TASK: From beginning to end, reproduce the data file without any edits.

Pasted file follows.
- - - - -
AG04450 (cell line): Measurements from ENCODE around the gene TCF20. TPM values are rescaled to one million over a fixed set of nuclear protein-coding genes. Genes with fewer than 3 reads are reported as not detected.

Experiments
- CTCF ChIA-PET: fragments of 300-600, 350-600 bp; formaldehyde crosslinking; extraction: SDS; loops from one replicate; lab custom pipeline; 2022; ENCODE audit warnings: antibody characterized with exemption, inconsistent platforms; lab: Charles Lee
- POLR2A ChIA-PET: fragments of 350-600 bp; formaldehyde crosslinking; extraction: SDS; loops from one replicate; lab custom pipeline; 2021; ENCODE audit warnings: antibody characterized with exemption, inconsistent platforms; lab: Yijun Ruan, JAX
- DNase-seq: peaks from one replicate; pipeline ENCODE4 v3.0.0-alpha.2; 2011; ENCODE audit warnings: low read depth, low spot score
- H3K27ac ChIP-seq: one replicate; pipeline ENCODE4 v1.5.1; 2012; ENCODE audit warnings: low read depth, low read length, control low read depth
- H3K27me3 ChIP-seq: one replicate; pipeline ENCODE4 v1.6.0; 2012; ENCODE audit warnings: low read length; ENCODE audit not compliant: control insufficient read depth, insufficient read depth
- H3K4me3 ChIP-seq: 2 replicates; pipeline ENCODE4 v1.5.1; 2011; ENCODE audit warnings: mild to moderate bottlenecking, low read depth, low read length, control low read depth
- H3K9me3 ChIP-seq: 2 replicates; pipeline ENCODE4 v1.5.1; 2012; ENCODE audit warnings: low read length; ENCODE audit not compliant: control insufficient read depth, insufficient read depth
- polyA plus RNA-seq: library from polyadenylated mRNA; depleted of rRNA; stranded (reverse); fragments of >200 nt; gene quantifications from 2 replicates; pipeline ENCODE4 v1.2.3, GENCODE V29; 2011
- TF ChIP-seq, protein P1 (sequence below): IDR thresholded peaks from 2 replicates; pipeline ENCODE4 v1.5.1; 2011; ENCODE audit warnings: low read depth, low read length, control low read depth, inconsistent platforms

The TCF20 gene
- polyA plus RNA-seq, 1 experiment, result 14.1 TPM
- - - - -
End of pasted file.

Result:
AG04450 (cell line): Measurements from ENCODE around the gene TCF20. TPM values are rescaled to one million over a fixed set of nuclear protein-coding genes. Genes with fewer than 3 reads are reported as not detected.

Experiments
- CTCF ChIA-PET: fragments of 300-600, 350-600 bp; formaldehyde crosslinking; extraction: SDS; loops from one replicate; lab custom pipeline; 2022; ENCODE audit warnings: antibody characterized with exemption, inconsistent platforms; lab: Charles Lee
- POLR2A ChIA-PET: fragments of 350-600 bp; formaldehyde crosslinking; extraction: SDS; loops from one replicate; lab custom pipeline; 2021; ENCODE audit warnings: antibody characterized with exemption, inconsistent platforms; lab: Yijun Ruan, JAX
- DNase-seq: peaks from one replicate; pipeline ENCODE4 v3.0.0-alpha.2; 2011; ENCODE audit warnings: low read depth, low spot score
- H3K27ac ChIP-seq: one replicate; pipeline ENCODE4 v1.5.1; 2012; ENCODE audit warnings: low read depth, low read length, control low read depth
- H3K27me3 ChIP-seq: one replicate; pipeline ENCODE4 v1.6.0; 2012; ENCODE audit warnings: low read length; ENCODE audit not compliant: control insufficient read depth, insufficient read depth
- H3K4me3 ChIP-seq: 2 replicates; pipeline ENCODE4 v1.5.1; 2011; ENCODE audit warnings: mild to moderate bottlenecking, low read depth, low read length, control low read depth
- H3K9me3 ChIP-seq: 2 replicates; pipeline ENCODE4 v1.5.1; 2012; ENCODE audit warnings: low read length; ENCODE audit not compliant: control insufficient read depth, insufficient read depth
- polyA plus RNA-seq: library from polyadenylated mRNA; depleted of rRNA; stranded (reverse); fragments of >200 nt; gene quantifications from 2 replicates; pipeline ENCODE4 v1.2.3, GENCODE V29; 2011
- TF ChIP-seq, protein P1 (sequence below): IDR thresholded peaks from 2 replicates; pipeline ENCODE4 v1.5.1; 2011; ENCODE audit warnings: low read depth, low read length, control low read depth, inconsistent platforms

The TCF20 gene
- polyA plus RNA-seq, 1 experiment, result 14.1 TPM